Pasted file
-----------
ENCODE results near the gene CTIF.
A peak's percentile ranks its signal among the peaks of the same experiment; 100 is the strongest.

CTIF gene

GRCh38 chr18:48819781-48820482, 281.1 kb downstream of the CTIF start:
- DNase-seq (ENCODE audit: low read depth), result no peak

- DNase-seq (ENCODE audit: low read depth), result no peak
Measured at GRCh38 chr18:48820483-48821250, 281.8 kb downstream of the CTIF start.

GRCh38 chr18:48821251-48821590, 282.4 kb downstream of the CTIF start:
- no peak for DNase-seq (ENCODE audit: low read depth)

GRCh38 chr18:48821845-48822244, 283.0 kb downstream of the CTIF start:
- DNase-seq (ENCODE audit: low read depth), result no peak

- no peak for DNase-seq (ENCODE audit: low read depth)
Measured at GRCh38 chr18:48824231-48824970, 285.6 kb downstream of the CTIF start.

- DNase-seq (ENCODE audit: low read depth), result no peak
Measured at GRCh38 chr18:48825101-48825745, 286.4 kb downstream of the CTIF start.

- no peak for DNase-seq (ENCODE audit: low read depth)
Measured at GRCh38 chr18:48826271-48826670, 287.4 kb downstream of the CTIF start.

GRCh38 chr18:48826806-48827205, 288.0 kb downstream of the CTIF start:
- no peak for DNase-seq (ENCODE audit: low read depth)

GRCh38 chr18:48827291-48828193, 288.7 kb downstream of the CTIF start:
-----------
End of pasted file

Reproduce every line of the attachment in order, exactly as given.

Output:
ENCODE results near the gene CTIF.
A peak's percentile ranks its signal among the peaks of the same experiment; 100 is the strongest.

CTIF gene

GRCh38 chr18:48819781-48820482, 281.1 kb downstream of the CTIF start:
- DNase-seq (ENCODE audit: low read depth), result no peak

- DNase-seq (ENCODE audit: low read depth), result no peak
Measured at GRCh38 chr18:48820483-48821250, 281.8 kb downstream of the CTIF start.

GRCh38 chr18:48821251-48821590, 282.4 kb downstream of the CTIF start:
- no peak for DNase-seq (ENCODE audit: low read depth)

GRCh38 chr18:48821845-48822244, 283.0 kb downstream of the CTIF start:
- DNase-seq (ENCODE audit: low read depth), result no peak

- no peak for DNase-seq (ENCODE audit: low read depth)
Measured at GRCh38 chr18:48824231-48824970, 285.6 kb downstream of the CTIF start.

- DNase-seq (ENCODE audit: low read depth), result no peak
Measured at GRCh38 chr18:48825101-48825745, 286.4 kb downstream of the CTIF start.

- no peak for DNase-seq (ENCODE audit: low read depth)
Measured at GRCh38 chr18:48826271-48826670, 287.4 kb downstream of the CTIF start.

GRCh38 chr18:48826806-48827205, 288.0 kb downstream of the CTIF start:
- no peak for DNase-seq (ENCODE audit: low read depth)

GRCh38 chr18:48827291-48828193, 288.7 kb downstream of the CTIF start: